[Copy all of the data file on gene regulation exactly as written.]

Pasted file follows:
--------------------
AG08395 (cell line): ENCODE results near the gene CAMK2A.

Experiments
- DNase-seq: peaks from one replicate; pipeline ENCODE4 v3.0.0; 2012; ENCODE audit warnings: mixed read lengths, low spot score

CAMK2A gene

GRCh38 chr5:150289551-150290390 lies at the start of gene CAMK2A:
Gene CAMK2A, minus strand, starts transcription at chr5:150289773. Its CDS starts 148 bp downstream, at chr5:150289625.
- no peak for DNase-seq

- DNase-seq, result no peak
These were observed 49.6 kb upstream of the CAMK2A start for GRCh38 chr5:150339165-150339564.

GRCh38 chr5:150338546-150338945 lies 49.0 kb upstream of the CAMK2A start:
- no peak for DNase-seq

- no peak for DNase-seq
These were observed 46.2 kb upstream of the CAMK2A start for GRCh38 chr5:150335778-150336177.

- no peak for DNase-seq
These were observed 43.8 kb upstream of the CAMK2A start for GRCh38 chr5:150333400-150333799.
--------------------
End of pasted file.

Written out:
AG08395 (cell line): ENCODE results near the gene CAMK2A.

Experiments
- DNase-seq: peaks from one replicate; pipeline ENCODE4 v3.0.0; 2012; ENCODE audit warnings: mixed read lengths, low spot score

CAMK2A gene

GRCh38 chr5:150289551-150290390 lies at the start of gene CAMK2A:
Gene CAMK2A, minus strand, starts transcription at chr5:150289773. Its CDS starts 148 bp downstream, at chr5:150289625.
- no peak for DNase-seq

- DNase-seq, result no peak
These were observed 49.6 kb upstream of the CAMK2A start for GRCh38 chr5:150339165-150339564.

GRCh38 chr5:150338546-150338945 lies 49.0 kb upstream of the CAMK2A start:
- no peak for DNase-seq

- no peak for DNase-seq
These were observed 46.2 kb upstream of the CAMK2A start for GRCh38 chr5:150335778-150336177.

- no peak for DNase-seq
These were observed 43.8 kb upstream of the CAMK2A start for GRCh38 chr5:150333400-150333799.